How to Talk Faith and Politics with Congress
Our advocacy is rooted in the conviction that a better world is possible. As people of faith and conscience, we bring our deeply held beliefs into our work for policy change, and we know how important and powerful it can be to frame our advocacy in the language of our faith.
On February 18, I spoke on a panel for the Democratic Faith Working Group–led by House Majority Whip James Clyburn’s (SC-06) office – about how members of Congress and faith communities across the country can better engage in important dialogue around faith and politics.
The panel was moderated by two congressional staff members who are ordained ministers: Kendra Brown, chief of staff for Rep. G.K. Butterfield (NC-01), and Moyer McCoy, professional staff on the House Ways and Means Committee. I was joined by fellow panelists Maggie Siddiqi, the director of the Faith and Progressive Policy Initiative at the Center for American Progress, Rev. Dr. Leslie Copeland Tune, the chief operating officer at the National Council of Churches, and Rabbi Jason Kimelman-Block, the Washington director of Bend the Arc Jewish Action.
The panelists spoke about how our faith informs our advocacy and drives us to work for justice. We discussed how Congressional staff can talk and work with faith communities, and how advocates can bring their full selves—including their faith and morals—into their advocacy work.
I shared five tips for talking faith on behalf of yourself or others, and I wanted to share them with you too!
Five Tips for Bringing your Faith into Your Advocacy
Be authentic! The most important thing is to do what feels natural. That might mean quoting lots of Scripture, but it might also mean speaking in plainer language, like “My faith teaches that all people have inherent dignity.”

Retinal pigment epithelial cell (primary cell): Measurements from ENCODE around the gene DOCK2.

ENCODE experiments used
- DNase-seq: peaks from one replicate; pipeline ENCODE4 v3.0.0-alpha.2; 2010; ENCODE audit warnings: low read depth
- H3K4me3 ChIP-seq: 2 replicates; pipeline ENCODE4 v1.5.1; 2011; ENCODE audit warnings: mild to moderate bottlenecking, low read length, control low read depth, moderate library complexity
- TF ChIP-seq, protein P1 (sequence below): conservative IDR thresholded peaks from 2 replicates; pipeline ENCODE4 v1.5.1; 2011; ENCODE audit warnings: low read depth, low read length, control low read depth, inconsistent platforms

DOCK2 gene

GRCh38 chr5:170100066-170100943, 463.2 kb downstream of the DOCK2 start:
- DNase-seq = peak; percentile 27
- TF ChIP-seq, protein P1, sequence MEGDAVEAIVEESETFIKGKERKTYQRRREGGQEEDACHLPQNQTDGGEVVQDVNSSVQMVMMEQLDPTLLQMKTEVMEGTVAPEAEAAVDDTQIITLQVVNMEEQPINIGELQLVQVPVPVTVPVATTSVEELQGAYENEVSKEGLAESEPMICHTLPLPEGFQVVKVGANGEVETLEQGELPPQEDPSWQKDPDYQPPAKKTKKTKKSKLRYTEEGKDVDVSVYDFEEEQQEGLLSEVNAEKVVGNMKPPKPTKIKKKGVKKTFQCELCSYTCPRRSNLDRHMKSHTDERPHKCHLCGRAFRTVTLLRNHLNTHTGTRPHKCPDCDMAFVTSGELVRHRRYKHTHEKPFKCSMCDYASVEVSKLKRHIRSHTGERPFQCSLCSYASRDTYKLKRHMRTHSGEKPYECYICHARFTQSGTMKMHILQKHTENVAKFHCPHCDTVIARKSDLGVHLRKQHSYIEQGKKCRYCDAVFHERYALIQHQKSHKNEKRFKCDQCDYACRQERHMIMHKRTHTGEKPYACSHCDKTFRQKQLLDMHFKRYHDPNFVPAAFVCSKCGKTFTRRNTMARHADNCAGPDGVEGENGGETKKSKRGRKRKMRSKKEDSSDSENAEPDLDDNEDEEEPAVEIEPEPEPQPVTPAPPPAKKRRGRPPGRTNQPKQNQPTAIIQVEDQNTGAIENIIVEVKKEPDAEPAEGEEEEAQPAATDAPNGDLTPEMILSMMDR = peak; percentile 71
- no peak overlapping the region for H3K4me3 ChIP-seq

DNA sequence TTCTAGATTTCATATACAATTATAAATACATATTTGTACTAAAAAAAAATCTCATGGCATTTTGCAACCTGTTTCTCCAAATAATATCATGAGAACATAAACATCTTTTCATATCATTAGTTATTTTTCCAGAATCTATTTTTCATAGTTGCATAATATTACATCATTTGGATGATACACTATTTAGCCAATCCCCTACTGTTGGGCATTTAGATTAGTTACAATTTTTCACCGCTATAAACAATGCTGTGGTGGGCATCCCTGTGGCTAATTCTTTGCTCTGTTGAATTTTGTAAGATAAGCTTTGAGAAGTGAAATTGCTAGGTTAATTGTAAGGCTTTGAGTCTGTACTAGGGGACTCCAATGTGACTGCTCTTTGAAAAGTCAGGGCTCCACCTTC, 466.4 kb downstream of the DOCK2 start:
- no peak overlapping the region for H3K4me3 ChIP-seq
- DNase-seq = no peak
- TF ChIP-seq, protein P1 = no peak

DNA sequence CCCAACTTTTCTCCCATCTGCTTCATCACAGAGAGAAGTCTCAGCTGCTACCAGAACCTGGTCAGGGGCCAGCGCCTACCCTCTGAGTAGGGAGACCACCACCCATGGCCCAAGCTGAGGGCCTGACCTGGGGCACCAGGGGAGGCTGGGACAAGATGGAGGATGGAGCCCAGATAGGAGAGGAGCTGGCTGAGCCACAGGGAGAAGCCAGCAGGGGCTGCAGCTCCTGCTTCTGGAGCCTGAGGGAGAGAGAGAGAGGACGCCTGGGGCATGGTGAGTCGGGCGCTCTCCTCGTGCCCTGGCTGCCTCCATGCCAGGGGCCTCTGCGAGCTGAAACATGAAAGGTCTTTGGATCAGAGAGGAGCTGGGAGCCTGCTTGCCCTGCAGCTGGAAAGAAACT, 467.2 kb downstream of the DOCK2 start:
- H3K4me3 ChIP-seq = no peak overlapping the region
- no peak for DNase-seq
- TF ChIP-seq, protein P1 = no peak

Keep it personal. Especially when working with partners or legislators whose faith beliefs differ from yours, allowing moments of vulnerability and personal reflection can go a long way. It’s okay to be out of your element. Asking questions when things are unfamiliar can help. At the same time, do your homework beforehand and be open minded!
Do not use Scripture quotes out of context. Avoid the tendency to just Google search for a passage that seems to fit. And, be intentional about how others might perceive your quote. One example: Christians frequently use “Welcome the stranger” when talking about immigration, but it can be polarizing since the reality is that immigrants are vital parts of our communities and aren’t strangers.
Avoid the temptation to counter Scripture with Scripture (especially if it’s not where you are most comfortable). It’s easy to think that you can just counter a differing opinion with another Scripture quote. It might work if you are comfortable quoting Scripture frequently, but it can fall flat if not.
Recognize that we can talk about faith, but we are a nation that has separation of church and state. A faith tradition might be one person or group’s specific framing, and that’s great! But as people who live in the United States, we come together in the Constitution and in shared values that go beyond faith teaching. Be open to ways that faith and patriotism can mix, but be mindful of how that can be a slippery slope into Christian exceptionalism in the U.S.